It’s hard to force yourself into some down time, especially if you feel as though you’re getting close to your potential. But if you take the initiative you’ll find that you’ll end up with more control over both your performance and your life.

Part II, what I'm doing as "rest", is here.


pics: curious goings on in the off-season: der kaiser obviously not worrying about his weight, party night in italy (“last blowout before training camp”) featuring some of the world’s best cyclists, and mrs. vonn decidedly not wasting her time off.

8 comments:

Trainer T.s Fitness said...

It is hard to rest, but rest and rebuild is a huge part of the process.

It also helps avoid burn out. I really liked this message and I hope that more people take heed to it.

Oh I once knew someone who was so run obsessed they dropped over from over training. Took about 6 months recovery.

Being addicted to the rush is hard to break, but good for you for taking care of your wife.......
so well ;-)

Derick said...

How long of a break should one take away from P90X, for example, should one take then?

Derick said...

How long should one take away from P90X, for example, and rest? What would be some good maintenance activities.

Steve Edwards said...

I always tell people to do the things they like to do. In terms of 90X, so many of our customers have opened the possibility for whole new lives because their new fitness will allow them to do things that they couldn't have imagined before.

As for how long there is no set rule for everyone. In some cases, back to back rounds of 90x are fine. In others, some time should be taken off. For most people one long-ish break (more than a couple of weeks) per year helps recharge the mental batteries. If you'd like individual help, ask on the Message Boards where we do these assessments for people all the time.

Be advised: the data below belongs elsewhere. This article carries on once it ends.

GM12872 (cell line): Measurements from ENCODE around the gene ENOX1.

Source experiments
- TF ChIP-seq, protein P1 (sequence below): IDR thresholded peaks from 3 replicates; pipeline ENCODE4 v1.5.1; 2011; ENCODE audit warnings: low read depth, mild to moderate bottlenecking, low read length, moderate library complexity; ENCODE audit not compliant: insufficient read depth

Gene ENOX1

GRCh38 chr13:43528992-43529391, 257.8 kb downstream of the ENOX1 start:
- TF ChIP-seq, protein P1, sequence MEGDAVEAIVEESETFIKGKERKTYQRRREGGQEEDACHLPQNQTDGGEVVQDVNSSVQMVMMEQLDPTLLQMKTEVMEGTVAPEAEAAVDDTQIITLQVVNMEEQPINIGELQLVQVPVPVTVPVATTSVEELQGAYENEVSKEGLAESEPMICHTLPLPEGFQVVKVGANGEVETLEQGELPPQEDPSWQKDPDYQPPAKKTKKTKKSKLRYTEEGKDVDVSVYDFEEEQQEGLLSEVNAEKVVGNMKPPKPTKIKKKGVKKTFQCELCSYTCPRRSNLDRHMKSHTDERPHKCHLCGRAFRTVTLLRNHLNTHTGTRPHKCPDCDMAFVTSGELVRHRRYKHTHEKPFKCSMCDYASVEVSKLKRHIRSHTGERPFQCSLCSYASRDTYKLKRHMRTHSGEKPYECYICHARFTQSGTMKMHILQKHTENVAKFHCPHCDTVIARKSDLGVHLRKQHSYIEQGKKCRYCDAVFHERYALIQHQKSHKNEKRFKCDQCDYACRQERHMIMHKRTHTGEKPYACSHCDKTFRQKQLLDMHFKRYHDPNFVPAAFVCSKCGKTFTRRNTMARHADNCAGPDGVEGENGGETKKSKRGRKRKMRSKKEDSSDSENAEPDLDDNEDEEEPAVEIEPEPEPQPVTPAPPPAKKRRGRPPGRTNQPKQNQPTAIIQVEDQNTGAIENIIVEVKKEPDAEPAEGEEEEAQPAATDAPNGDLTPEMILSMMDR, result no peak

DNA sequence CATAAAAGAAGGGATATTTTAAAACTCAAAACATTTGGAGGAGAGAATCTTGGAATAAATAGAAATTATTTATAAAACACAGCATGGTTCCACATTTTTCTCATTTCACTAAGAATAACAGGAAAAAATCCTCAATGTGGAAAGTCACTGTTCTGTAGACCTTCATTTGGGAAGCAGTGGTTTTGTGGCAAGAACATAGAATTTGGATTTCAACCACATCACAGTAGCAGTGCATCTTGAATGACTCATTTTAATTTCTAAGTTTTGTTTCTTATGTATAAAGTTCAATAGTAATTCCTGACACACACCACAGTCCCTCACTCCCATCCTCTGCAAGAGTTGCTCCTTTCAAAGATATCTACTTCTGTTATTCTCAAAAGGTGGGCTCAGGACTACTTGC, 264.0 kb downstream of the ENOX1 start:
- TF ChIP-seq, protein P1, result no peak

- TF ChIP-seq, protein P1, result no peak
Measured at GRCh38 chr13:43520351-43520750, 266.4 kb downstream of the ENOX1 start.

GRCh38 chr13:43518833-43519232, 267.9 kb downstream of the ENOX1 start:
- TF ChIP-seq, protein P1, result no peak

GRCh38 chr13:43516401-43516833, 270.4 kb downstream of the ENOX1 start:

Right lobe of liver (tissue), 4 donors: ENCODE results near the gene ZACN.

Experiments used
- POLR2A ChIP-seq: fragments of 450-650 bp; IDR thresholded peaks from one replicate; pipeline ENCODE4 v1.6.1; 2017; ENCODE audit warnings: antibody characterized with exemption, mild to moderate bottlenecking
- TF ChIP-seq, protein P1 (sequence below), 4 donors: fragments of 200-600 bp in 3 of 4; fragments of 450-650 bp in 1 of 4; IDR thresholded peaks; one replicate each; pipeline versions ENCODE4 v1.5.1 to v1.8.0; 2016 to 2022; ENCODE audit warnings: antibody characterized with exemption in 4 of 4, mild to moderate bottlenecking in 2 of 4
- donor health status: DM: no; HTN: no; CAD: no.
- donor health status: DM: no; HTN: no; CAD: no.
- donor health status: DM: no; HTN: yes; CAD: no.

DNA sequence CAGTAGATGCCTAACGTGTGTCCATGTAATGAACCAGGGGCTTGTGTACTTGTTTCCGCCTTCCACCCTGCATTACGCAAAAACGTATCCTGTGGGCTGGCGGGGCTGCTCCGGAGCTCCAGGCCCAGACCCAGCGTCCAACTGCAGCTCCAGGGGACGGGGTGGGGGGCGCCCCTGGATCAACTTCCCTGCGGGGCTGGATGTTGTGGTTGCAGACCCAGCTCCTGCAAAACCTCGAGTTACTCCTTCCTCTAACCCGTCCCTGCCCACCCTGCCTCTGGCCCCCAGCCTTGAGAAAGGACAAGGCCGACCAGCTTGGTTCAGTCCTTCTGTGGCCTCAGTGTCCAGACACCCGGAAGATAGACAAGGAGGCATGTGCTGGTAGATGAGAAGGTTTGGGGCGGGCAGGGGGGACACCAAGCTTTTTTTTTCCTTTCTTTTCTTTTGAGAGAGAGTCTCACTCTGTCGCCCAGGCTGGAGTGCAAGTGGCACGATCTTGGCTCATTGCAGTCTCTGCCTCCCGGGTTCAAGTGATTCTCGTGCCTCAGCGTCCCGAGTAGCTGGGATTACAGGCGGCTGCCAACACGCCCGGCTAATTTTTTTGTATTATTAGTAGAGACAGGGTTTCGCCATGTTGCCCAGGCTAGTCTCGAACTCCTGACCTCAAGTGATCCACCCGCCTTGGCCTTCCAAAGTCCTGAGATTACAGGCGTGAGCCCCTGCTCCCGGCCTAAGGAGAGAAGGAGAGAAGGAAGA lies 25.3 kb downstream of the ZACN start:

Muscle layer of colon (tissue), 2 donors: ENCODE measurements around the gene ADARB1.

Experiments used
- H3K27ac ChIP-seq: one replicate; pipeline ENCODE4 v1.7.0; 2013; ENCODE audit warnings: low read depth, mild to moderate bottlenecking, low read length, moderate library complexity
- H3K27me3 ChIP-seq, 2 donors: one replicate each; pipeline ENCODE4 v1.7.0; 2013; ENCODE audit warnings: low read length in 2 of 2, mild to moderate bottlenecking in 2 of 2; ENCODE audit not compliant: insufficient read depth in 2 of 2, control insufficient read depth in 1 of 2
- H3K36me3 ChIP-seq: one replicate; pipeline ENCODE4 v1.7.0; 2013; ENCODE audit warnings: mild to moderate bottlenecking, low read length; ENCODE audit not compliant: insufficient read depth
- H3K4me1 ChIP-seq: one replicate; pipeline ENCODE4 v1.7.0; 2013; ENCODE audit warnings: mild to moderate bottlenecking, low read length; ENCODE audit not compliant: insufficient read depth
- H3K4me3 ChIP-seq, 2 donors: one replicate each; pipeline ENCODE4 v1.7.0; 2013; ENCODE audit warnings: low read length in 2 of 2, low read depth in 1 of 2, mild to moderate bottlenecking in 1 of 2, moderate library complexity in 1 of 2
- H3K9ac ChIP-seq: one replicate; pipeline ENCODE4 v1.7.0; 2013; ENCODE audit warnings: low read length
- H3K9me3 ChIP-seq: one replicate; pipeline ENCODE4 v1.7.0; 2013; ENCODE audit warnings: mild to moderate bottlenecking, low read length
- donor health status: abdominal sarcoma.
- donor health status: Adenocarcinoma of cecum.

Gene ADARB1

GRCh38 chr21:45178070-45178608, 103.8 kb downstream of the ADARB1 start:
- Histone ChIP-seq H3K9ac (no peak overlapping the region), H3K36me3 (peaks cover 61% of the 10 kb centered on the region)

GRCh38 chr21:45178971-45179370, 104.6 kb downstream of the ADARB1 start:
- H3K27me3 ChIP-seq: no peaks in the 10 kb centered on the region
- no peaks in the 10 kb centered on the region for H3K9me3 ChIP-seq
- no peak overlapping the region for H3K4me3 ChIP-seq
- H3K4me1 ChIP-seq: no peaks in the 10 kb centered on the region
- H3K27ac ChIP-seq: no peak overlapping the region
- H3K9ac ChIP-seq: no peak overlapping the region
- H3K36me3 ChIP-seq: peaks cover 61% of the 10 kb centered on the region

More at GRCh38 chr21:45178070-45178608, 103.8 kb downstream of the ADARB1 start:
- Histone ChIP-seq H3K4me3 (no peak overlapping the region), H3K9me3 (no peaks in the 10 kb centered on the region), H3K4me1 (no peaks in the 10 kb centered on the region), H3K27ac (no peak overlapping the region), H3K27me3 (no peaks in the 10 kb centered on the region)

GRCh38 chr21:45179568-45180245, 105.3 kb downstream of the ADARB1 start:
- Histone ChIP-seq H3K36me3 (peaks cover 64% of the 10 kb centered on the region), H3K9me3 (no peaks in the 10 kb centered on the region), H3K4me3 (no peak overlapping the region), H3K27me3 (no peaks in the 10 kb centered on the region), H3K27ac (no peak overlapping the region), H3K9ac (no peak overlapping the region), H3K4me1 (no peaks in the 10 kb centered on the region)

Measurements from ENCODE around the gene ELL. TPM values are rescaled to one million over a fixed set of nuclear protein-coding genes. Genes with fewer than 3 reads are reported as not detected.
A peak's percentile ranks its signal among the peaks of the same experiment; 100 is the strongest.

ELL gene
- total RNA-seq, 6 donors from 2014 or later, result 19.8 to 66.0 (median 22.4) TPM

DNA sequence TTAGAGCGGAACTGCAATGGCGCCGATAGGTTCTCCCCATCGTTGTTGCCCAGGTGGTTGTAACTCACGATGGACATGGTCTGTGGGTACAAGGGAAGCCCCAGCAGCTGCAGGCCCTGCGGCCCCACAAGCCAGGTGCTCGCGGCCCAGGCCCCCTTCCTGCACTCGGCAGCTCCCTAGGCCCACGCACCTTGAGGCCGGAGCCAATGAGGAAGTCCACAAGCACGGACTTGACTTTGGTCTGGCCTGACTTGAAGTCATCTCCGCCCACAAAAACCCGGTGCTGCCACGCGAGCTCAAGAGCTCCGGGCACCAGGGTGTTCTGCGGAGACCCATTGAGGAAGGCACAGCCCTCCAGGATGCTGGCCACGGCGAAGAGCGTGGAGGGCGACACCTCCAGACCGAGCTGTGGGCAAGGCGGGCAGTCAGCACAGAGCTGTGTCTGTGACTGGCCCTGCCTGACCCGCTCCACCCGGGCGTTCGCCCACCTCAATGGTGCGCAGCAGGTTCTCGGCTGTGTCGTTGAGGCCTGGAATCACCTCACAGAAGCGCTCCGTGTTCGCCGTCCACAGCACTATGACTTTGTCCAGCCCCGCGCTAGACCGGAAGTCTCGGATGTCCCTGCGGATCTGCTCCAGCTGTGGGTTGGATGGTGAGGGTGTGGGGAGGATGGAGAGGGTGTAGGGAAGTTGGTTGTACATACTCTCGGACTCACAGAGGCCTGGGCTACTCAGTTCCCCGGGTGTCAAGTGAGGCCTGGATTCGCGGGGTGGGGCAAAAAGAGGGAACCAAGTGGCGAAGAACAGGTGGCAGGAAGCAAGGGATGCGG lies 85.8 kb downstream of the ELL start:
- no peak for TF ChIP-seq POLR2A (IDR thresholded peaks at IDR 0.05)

http://teambeachbody.com/connect/message-boards/-/message_boards/category/29167725

Nicholas said...

Are you saying a complete break from any program? Or just switching things up? I suppose you should still workout just not to a tightly scheduled program?

Steve Edwards said...

In a perfect world you'd shut things down after your last peak. Doesn't always work out that way but that should be the goal.

Exercise, for sure, is on. Pretty much all you want. The only rule should be to stay away from your wheelhouse. So if you're a skiier don't ski, cyclists don't cycle, Xer don't do 90x, etc. Just play, don't plan. But for sure keep moving if that's what your body wants to do. Of if you feel the need to sleep or lay on a beach, do that.

Caren said...

Can you help? I'm a 3 time P90x and one time P90x+ grad now recovering from thyroid cancer treatment. I'm trying to build a plan to get back to shape but don't really want to post all of this on the team beachbody boards. Can I ask your advice?

Steve Edwards said...

The boards are by far the most efficient place to get answers because we have staff who can get questions to the right people. They're free and you can be as anonymous as you like.